India is known for its land rich with amazing gemstones. It was believed that the gemstones had supernatural powers and were fit to be adorned in jewelry worn by kings and queens. Even today the married women of India still wear gold and black beaded necklace known as ‘mangalsutra’ that is a symbolism of their married status. Gold bangles are a must for the women, especially if they’re married. India is rich in precious metals, and metals are valued over other types of jewelry or beads. 

Bead Superstition: Queen Victoria      On a more DRAMATIC note… (ha ha… I crack myself up!) When performing in a theater, it's considered unlucky for the actors to wear “real” jewelry on stage. They opt for costume jewelry, beads made of plastic or glass, or faux metals. This practice is still used today, among a tremendously long list of do's and don’ts that can make or break a performance. 

      Charms have been worn since the dawn of time, and for every reason under the sun. During the age of the Egyptian Pharaohs the first recognizable charm bracelet was introduced. Life spans were relatively short during this time, about 30-40 years, and much of that time was spent in preparation of the afterlife. Charms were worn to identify the person and their status, in hopes that it would be recognizable to the Gods and would help the wearer achieve their desired position in the after life.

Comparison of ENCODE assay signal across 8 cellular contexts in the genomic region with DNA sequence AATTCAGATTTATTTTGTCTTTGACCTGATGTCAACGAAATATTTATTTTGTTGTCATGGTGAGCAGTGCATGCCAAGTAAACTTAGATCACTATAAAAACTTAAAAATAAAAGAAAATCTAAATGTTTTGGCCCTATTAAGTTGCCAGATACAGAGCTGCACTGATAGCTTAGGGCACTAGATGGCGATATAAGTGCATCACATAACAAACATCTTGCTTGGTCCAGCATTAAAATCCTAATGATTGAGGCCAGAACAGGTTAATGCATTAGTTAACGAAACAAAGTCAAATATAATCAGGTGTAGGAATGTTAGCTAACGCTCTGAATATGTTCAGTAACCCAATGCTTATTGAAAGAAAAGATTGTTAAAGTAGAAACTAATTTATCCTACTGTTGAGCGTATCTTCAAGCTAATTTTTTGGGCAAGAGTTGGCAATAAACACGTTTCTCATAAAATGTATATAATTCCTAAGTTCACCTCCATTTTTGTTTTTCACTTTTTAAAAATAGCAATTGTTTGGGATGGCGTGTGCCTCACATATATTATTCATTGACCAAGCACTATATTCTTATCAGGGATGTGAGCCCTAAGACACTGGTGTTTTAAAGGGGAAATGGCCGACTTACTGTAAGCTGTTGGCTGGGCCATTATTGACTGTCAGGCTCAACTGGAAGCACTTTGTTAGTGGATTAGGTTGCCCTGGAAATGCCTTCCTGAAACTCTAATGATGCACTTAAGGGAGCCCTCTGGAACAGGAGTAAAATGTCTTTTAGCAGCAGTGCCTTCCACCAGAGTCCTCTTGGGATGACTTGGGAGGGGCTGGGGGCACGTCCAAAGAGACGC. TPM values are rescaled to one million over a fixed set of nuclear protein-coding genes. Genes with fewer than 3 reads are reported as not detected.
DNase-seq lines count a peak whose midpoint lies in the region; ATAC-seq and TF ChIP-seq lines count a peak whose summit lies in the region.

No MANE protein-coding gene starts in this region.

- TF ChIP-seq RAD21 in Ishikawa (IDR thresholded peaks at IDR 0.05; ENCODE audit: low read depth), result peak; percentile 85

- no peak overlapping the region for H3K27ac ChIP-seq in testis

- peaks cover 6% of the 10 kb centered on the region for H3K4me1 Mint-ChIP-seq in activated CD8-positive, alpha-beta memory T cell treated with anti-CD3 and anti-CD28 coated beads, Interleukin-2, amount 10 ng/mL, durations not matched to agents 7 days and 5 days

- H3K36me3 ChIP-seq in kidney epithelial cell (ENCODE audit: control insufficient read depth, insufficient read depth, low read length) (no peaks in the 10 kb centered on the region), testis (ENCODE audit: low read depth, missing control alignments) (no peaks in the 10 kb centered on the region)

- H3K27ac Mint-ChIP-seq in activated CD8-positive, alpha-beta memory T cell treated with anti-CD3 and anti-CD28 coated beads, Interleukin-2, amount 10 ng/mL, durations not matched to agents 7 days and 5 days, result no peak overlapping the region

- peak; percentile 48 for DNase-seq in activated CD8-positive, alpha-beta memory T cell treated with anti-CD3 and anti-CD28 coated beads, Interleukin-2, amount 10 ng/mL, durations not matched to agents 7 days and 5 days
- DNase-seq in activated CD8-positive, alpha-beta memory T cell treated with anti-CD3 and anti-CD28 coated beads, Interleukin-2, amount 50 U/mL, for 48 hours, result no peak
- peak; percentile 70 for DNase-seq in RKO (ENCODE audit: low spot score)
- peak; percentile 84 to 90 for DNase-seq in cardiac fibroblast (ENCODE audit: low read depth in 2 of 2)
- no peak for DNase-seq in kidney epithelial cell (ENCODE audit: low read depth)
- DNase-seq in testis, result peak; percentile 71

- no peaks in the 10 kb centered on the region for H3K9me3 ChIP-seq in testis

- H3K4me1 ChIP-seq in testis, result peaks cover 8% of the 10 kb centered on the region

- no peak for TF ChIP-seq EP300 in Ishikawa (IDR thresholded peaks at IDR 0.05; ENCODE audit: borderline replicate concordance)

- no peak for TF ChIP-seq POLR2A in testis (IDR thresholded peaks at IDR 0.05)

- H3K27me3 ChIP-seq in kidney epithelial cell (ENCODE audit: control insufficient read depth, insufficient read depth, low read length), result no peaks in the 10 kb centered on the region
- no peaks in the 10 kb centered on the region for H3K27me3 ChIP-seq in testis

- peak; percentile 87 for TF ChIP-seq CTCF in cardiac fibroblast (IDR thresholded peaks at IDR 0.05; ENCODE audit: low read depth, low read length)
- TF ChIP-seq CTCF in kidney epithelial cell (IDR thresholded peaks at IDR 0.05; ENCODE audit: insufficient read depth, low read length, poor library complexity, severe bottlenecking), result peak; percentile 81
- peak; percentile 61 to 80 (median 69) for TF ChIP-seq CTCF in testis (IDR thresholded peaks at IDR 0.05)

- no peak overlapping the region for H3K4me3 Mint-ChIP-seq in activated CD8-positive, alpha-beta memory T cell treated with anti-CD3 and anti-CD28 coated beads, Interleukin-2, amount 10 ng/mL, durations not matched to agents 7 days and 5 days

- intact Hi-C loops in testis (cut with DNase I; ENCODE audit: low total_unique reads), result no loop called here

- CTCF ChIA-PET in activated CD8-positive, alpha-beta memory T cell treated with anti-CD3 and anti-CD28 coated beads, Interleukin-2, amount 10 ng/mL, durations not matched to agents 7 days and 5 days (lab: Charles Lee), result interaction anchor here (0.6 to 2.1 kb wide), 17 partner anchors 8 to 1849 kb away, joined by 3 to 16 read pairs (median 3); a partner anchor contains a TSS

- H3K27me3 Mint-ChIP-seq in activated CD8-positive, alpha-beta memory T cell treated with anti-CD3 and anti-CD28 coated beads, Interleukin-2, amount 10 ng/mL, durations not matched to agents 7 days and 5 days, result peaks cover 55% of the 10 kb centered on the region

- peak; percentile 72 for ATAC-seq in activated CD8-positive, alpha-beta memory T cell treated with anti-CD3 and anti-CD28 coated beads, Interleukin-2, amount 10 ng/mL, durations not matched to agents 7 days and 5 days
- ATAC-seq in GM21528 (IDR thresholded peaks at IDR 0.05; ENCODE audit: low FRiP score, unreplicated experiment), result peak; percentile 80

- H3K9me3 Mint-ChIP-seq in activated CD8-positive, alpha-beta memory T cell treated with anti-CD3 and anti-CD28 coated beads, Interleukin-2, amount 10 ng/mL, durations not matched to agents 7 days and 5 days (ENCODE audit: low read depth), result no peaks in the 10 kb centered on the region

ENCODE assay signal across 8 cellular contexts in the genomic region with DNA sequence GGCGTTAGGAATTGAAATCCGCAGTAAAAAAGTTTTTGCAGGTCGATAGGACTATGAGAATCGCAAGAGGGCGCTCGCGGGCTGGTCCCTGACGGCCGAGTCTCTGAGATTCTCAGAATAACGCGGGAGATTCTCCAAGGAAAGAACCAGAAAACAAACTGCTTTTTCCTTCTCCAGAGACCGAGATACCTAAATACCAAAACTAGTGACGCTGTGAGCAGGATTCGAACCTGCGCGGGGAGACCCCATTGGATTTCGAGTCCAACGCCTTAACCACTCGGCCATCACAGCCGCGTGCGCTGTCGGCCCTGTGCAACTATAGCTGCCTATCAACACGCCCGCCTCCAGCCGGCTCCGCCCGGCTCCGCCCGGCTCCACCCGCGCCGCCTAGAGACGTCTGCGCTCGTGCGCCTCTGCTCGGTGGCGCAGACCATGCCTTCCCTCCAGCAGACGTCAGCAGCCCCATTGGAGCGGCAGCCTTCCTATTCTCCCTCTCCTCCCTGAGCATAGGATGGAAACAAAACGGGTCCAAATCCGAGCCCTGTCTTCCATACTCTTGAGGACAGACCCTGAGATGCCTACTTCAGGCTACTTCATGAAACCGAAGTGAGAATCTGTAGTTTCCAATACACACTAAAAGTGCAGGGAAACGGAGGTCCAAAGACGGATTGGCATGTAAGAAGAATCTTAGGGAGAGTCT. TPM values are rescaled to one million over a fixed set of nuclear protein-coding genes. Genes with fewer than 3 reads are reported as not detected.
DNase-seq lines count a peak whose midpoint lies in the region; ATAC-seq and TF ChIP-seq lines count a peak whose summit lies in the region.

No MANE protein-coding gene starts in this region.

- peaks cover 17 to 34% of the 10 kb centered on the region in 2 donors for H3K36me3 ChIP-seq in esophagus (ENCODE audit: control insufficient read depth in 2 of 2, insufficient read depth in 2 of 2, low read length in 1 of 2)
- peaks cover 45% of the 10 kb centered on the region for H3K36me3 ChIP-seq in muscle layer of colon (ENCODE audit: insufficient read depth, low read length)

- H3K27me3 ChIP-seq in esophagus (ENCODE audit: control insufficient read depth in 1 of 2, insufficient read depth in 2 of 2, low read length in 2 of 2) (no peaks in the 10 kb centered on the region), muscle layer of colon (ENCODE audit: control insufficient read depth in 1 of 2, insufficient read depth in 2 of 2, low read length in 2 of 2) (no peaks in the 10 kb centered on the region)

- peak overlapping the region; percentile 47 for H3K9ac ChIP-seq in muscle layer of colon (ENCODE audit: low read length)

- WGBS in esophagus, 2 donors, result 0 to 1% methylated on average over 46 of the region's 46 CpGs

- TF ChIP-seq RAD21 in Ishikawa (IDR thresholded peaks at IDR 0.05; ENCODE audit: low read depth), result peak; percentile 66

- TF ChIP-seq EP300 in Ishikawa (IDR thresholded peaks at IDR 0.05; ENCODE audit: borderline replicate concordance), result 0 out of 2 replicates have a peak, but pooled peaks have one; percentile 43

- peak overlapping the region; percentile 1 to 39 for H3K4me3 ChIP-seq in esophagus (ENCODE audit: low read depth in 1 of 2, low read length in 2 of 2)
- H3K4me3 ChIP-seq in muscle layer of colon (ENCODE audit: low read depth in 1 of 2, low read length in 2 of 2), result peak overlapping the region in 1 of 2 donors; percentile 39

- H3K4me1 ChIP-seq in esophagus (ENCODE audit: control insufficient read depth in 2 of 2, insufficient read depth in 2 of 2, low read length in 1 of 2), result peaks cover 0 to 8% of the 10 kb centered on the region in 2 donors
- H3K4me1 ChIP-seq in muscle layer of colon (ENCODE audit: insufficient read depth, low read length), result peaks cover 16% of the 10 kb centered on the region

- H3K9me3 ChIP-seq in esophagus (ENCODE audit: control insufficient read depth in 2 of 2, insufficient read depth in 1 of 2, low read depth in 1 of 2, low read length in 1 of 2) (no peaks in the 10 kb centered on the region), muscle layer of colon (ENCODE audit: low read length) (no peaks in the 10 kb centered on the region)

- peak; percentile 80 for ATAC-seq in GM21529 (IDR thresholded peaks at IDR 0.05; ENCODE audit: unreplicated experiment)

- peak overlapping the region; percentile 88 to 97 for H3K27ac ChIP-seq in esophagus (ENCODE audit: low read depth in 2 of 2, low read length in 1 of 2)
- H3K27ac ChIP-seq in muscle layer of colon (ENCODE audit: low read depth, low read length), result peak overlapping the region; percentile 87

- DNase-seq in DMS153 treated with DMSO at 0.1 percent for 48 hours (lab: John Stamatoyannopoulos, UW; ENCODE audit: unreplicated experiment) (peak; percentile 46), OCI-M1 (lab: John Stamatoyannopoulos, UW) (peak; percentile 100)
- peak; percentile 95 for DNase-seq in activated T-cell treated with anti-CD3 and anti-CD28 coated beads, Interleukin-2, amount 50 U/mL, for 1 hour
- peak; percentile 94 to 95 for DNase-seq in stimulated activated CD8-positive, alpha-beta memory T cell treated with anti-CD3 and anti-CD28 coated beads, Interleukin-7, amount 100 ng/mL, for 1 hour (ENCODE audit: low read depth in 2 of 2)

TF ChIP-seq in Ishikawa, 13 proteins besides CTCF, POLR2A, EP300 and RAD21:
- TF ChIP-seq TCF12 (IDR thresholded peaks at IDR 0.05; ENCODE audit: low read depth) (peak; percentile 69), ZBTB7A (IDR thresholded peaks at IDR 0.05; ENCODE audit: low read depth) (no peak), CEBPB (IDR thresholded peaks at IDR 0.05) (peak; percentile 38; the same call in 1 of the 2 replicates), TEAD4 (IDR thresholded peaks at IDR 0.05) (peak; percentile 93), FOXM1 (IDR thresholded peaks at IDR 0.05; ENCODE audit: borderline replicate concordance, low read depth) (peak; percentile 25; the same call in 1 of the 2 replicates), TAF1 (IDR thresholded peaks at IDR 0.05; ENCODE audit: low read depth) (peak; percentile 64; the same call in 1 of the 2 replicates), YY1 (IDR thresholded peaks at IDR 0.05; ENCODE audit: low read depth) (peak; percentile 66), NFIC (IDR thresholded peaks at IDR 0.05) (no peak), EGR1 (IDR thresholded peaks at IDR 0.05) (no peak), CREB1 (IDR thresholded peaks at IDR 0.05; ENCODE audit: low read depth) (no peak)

Queen Victoria ignited a big wave of superstition with her jewelry. Her bracelets were the rage of fashion, in part because the common folk thought that wearing them would soften the heart of the Queen and bring them luck in their struggles. Queen Victoria wore charm pendants and random charms on her clothes and the countrymen scrambled to learn what the images consisted of. Charms in general have been enchanting people since prehistoric times. In the beginning they were made of bone, wood or other organic materials, and they’ve emerged the polished and perfected stones, metals and materials of today, while maintaining their meaning and use. 

Bead Superstition: Kokopelli      Whether or not you believe in rabbit’s feet, four leaf clovers, horseshoes, or have a statue of St. Christopher on the dash of your car, chances are that you have a talisman, charm or amulet of some sort in your jewelry box. I found a piece of amethyst (deters drunkenness and insomnia), a cross pendant (the symbol of my faith) and a hazelnut seed given to me by a friend when I was moving across country. He told me that it would help me grow roots in my new home, and I have it in a vintage locket

      The next time you’re browsing in the bead store, scan over the charms and stones. They may have new meaning to you. In fact, I think you should go bead shopping right now. Have fun, and well… break a leg!

Resources…
www.jjkent.com/articles/superstitions-stones-spain.htm
www.newsfinder.org/site/more/prayer_beads/
www.china-travel.suite101.com/article.cfm/chinese_jade_white_or_green
www.italylogue.com/planning-a-trip/italian-superstitions.html
www.isnare.com/?aid=157693&ca=Arts+and+Crafts
http://en.wikipedia.org/wiki/Theatrical_superstitions
www.mymotherscharms.com/history.htm

Bead Superstition: The Evil Eye